So, as you enjoy your grilled corn on the cob this summer, remember its humble beginnings as a tropical, Mexican grass, and the time and work that ultimately produced those large, juicy cobs we grow and buy today.

Modern Corn Plants

The Archaeological Conservancy | 2021

Big Pond Furnace featured at the Maryland Iron Festival

Vintage photo of Big Pond Furnace

The Conservancy’s Big Pond Furnace Preserve was recently featured in this short video during the recent Maryland Iron Festival held on May 22 and 23.  Eastern Regional Director Kelley Berliner and Andre Weltman, Chairman of the Friends of Pine Grove Furnace State Park, share more about this historic Pennsylvania Preserve and The Conservancy’s acquisition of the site. Watch the full video below.

The Archaeological Conservancy | 2021

Read articles from the latest issue of American Archaeology

The Summer 2021 Edition of American Archaeology Magazine is available now!

You can now read excerpts from the latest edition of American Archaeology Magazine HERE.  To read the full articles, you can purchase your copy of American Archaeology on select newsstands or become a member of The Archaeological Conservancy to subscribe. Your membership includes a copy of the magazine delivered to your mailbox quarterly.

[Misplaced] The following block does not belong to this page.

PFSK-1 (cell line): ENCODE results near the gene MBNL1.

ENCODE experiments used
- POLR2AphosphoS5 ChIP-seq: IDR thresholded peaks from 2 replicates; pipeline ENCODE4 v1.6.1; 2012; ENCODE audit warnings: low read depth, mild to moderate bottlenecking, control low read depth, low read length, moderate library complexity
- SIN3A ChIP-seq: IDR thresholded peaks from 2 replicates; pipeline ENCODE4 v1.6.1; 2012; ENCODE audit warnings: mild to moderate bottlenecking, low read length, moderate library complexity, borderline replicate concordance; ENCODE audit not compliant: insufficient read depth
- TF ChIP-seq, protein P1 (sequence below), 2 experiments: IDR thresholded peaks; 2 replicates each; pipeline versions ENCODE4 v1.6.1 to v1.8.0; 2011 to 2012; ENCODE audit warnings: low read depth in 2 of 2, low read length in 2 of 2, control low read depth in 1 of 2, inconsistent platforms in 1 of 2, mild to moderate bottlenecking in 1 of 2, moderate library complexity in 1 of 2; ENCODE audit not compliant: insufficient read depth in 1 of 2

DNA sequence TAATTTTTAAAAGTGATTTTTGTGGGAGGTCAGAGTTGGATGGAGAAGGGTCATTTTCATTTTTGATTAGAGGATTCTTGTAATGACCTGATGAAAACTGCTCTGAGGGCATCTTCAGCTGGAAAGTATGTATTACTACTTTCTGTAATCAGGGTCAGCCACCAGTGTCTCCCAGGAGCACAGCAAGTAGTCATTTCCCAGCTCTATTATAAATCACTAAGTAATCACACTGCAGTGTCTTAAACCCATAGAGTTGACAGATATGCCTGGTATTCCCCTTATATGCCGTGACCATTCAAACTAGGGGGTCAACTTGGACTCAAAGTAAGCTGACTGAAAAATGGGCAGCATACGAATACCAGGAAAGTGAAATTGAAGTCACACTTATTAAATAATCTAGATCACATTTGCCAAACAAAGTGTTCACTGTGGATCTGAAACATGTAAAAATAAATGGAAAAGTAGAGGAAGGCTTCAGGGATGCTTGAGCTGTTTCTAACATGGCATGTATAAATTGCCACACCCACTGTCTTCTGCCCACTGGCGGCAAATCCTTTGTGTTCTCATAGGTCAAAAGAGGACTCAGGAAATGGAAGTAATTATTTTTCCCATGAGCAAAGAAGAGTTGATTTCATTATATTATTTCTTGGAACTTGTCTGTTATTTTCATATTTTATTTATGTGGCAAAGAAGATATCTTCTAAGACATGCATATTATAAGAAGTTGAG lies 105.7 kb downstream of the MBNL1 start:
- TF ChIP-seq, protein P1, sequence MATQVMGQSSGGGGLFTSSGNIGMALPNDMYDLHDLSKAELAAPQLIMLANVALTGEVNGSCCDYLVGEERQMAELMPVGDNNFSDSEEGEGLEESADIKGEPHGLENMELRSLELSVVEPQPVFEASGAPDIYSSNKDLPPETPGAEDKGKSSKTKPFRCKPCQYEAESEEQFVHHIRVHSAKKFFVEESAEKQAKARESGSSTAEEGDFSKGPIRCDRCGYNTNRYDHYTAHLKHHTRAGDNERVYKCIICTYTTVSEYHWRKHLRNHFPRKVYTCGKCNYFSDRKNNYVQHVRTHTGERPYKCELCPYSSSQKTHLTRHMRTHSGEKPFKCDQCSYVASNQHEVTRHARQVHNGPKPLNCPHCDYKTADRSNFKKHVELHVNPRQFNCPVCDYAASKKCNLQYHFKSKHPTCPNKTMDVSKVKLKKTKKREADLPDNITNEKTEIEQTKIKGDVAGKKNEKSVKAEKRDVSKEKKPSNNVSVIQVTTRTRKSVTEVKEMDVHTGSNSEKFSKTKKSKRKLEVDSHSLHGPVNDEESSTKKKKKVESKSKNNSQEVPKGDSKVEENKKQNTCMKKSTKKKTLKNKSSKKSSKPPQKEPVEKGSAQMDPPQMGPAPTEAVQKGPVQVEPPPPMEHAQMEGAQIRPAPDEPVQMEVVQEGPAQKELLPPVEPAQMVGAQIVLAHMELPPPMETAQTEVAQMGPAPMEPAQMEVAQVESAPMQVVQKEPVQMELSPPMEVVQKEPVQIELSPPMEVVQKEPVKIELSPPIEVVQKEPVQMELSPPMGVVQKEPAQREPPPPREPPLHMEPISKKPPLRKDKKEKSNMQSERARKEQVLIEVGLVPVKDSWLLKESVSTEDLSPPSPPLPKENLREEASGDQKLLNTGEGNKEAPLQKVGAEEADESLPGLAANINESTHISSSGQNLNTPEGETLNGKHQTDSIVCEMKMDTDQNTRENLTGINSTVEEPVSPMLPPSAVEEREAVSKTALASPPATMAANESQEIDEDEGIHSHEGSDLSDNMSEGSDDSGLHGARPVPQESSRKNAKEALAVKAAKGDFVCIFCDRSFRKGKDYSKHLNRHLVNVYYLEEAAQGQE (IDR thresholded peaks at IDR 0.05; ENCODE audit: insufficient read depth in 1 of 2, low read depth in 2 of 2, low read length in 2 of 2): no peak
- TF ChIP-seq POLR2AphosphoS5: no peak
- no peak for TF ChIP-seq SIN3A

| The Archaeological Conservancy 2021

Changing Times | American Archaeology

By Julian Smith |

When European explorers and missionaries began arriving in the Great Lakes region in the sixteenth century, they found groups including the Huron (also known as the Wendat) and Iroquois (also known as the Haudenosaunee) living across what is now southern Ontario and Quebec, Canada, and upper New York State. The encounters marked a time of great change for the native cultures of this region, known as Iroquoia.

Excavations at the Alexandra site, an ancestral Huron-Wendat village located east of Toronto, Canada. Like many of the sites dated by this project, Alexandra was excavated by Archaeological Services, Inc. as part of cultural resource management activities associated with the expansion of Toronto’s suburban footprint. The descendants of the people who lived at Alexandra likely ended up in one of the large, defensively palisaded settlements such as Draper and Keffer that were dated by the project. | Credit ASI Archaeology and Cultural Heritage Services
This ceramic pipe bowl effigy from the Mantle site has patterns of dots that are thought to reference tattooing. Mantle is one of the sites that was found to be younger than previously thought. | Credit: Archaeological Services Inc.
These sample from decayed wood post are examined in the Cornell Tree Ring Laboratory in hopes of developing a tree-ring sequence to date a site. | Credit: Cornell University